(a) less than the difference between the total vote then credited to the continuing candidate with the lowest recorded vote and the vote of the candidate with the next lowest recorded vote, or

(b) less than the difference between the total votes of the two or more continuing candidates, credited at that stage of the count with the lowest recorded total numbers of votes and the candidate next above such candidates.

Fish hadn’t really explained transfers to his voters, so the second count is very fast indeed:

Count 1 2
vote quotas transfers vote quotas
Frieda Martin, DUP 9141 1.02
Browneyed Gull, Alli. 8504 0.94 8504 0.94
Funny Tern, Alli. 8269 0.92 8269 0.91
Jack Sparrow, SF 8165 0.91 1 8166 0.90
Deborah Mussel, Ind. 7426 0.83 7426 0.82
Kitty Hawk, Ind. 6228 0.69 2 6230 0.69
Joaquín Great Cat, Ind. 6180 0.69 6180 0.68
Michael Fish, Ind. 87 0.01 -87

Now we are in a situation where 44F (10) doesn’t apply and the rest of 44F takes effect. Physically, per Paragraph (1), EONI staff divide all 9141 of Martin’s valid ballots into sub-parcels, one for each of the continuing candidates transferred to, and one for any that didn’t transfer at all or transferred to Fish. But per Paragraph (4), this time the second preferences don’t count as a full vote, only a fraction which is the surplus divided by the elected member’s vote, 140/9141 or about 0.015 each. The total value of transferred votes is then rounded down to two decimal places. So 240 next preferences for Deborah Mussel only count at a transfer value of 3.67 exactly, and so forth.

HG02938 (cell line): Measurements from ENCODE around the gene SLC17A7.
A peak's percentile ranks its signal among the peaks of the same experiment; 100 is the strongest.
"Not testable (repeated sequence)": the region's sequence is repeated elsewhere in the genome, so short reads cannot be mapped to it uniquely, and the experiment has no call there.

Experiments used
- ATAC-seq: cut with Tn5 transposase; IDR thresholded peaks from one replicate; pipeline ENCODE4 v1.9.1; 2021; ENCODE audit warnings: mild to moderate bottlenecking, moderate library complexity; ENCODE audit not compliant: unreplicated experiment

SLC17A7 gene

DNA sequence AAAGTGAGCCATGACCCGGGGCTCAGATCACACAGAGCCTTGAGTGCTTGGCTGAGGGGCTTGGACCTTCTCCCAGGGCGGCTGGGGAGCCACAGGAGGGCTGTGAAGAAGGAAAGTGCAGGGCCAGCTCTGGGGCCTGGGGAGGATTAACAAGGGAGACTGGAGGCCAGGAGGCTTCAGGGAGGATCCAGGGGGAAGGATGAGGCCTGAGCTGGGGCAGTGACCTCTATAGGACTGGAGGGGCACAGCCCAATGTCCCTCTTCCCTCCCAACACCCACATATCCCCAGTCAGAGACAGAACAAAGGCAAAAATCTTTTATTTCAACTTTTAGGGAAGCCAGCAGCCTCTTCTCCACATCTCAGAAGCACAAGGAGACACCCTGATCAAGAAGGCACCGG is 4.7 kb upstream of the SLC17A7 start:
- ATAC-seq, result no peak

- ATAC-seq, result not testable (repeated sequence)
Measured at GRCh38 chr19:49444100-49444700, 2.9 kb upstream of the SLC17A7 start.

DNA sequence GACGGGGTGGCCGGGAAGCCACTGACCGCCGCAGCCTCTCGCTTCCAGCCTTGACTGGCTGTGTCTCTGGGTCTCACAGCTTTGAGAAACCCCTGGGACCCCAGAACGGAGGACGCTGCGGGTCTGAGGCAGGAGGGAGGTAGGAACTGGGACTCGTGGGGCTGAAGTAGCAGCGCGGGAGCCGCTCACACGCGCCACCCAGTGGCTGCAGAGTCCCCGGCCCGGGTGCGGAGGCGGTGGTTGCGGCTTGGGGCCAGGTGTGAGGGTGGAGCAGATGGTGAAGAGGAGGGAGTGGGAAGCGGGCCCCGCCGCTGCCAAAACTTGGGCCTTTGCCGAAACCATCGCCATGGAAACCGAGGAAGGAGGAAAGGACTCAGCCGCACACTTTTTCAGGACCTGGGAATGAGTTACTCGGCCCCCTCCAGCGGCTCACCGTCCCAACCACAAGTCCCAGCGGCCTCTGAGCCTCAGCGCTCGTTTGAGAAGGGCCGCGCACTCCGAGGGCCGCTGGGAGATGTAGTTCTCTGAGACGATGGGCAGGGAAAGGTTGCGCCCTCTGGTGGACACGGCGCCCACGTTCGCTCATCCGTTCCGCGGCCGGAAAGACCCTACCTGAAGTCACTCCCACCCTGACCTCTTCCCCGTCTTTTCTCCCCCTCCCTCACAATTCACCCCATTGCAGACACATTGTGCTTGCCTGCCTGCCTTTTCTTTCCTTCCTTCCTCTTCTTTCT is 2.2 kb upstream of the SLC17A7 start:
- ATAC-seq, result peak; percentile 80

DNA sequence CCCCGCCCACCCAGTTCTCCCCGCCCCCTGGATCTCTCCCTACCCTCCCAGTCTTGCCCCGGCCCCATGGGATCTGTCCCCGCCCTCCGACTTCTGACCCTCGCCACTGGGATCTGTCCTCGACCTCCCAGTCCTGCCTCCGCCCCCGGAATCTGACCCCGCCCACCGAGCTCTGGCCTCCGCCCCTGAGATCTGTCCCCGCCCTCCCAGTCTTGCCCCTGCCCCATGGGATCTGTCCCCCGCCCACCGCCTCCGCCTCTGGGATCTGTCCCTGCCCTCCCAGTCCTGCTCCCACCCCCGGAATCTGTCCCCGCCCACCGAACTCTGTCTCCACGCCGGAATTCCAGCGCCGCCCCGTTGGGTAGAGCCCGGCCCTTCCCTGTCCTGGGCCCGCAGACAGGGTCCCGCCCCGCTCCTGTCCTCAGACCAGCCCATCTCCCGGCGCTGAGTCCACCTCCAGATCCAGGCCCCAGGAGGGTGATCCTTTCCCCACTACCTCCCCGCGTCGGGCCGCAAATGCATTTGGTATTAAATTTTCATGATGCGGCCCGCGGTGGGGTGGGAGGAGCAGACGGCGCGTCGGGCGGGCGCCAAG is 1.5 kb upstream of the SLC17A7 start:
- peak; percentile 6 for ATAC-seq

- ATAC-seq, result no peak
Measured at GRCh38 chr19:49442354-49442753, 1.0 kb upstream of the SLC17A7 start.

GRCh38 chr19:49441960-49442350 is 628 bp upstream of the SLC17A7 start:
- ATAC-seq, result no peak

Count 1 2 3
vote quotas transfers vote quotas transfers vote quotas
Frieda Martin, DUP 9141 1.02 -140
Browneyed Gull, Alli. 8504 0.94 8504 0.94 5.97 8509.97 0.94
Funny Tern, Alli. 8269 0.92 8269 0.91 16.20 8285.20 0.92
Jack Sparrow, SF 8165 0.91 1 8166 0.90 8166 0.90
Deborah Mussel, Ind. 7426 0.83 7426 0.82 3.67 7429.67 0.82
Joaquín Great Cat, Ind. 6180 0.69 6180 0.68 89.30 6269.30 0.69
Kitty Hawk, Ind. 6228 0.69 2 6230 0.69 15.19 6245.19 0.69
Michael Fish, Ind. 87 0.01 -87

The results come in at sunset. On this third count, no one else has yet met the quota, but it has been consequential. The DUP vote mostly transferred to the enigmatic Joaquín Great Cat, dropping Kitty Hawk into last place. As per Rule 44H, she’s excluded, but unlike Michael Fish, it’s a massive vote to transfer and moreover she has two piles of ballots: her original 6228 votes and the 992 ballots transferred from Frieda Martin at 140/9141 value. Within Count 4, the next available preferences from her original 6228 ballots are counted and distributed at full value – and then those from Martin at the fractional value. It takes ages.